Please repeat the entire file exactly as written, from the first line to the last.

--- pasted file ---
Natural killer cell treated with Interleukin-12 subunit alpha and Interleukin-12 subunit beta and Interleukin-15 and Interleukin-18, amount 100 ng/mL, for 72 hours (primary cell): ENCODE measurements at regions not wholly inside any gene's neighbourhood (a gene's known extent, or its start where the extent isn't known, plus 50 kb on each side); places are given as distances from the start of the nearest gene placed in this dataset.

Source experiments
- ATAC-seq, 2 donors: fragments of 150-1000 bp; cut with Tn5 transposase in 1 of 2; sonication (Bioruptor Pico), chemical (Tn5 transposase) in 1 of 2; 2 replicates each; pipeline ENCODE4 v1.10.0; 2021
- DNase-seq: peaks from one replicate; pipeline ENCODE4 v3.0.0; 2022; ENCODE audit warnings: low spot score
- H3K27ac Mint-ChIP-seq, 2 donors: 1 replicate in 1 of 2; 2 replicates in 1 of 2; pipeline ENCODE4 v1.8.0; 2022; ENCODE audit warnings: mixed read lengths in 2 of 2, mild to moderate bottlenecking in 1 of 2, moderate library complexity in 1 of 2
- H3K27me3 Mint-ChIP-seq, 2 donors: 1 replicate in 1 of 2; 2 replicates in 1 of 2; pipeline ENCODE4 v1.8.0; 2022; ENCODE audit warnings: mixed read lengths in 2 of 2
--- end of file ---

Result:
Natural killer cell treated with Interleukin-12 subunit alpha and Interleukin-12 subunit beta and Interleukin-15 and Interleukin-18, amount 100 ng/mL, for 72 hours (primary cell): ENCODE measurements at regions not wholly inside any gene's neighbourhood (a gene's known extent, or its start where the extent isn't known, plus 50 kb on each side); places are given as distances from the start of the nearest gene placed in this dataset.

Source experiments
- ATAC-seq, 2 donors: fragments of 150-1000 bp; cut with Tn5 transposase in 1 of 2; sonication (Bioruptor Pico), chemical (Tn5 transposase) in 1 of 2; 2 replicates each; pipeline ENCODE4 v1.10.0; 2021
- DNase-seq: peaks from one replicate; pipeline ENCODE4 v3.0.0; 2022; ENCODE audit warnings: low spot score
- H3K27ac Mint-ChIP-seq, 2 donors: 1 replicate in 1 of 2; 2 replicates in 1 of 2; pipeline ENCODE4 v1.8.0; 2022; ENCODE audit warnings: mixed read lengths in 2 of 2, mild to moderate bottlenecking in 1 of 2, moderate library complexity in 1 of 2
- H3K27me3 Mint-ChIP-seq, 2 donors: 1 replicate in 1 of 2; 2 replicates in 1 of 2; pipeline ENCODE4 v1.8.0; 2022; ENCODE audit warnings: mixed read lengths in 2 of 2